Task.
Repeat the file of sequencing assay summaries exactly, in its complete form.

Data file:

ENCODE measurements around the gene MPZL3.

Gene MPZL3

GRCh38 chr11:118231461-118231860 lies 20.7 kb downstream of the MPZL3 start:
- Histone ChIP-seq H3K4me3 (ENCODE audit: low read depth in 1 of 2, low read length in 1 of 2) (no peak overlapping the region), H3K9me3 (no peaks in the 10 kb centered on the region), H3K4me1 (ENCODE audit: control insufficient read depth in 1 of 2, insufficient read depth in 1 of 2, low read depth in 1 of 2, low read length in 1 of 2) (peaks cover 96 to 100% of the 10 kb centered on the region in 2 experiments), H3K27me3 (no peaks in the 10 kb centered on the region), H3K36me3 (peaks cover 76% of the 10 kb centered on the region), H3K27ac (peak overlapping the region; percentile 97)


ENCODE measurements around the gene MPZL3.

Gene MPZL3

GRCh38 chr11:118231461-118231860 lies 20.7 kb downstream of the MPZL3 start:
- Histone ChIP-seq H3K4me3 (ENCODE audit: low read depth in 1 of 2, low read length in 1 of 2) (no peak overlapping the region), H3K9me3 (no peaks in the 10 kb centered on the region), H3K4me1 (ENCODE audit: control insufficient read depth in 1 of 2, insufficient read depth in 1 of 2, low read depth in 1 of 2, low read length in 1 of 2) (peaks cover 96 to 100% of the 10 kb centered on the region in 2 experiments), H3K27me3 (no peaks in the 10 kb centered on the region), H3K36me3 (peaks cover 76% of the 10 kb centered on the region), H3K27ac (peak overlapping the region; percentile 97)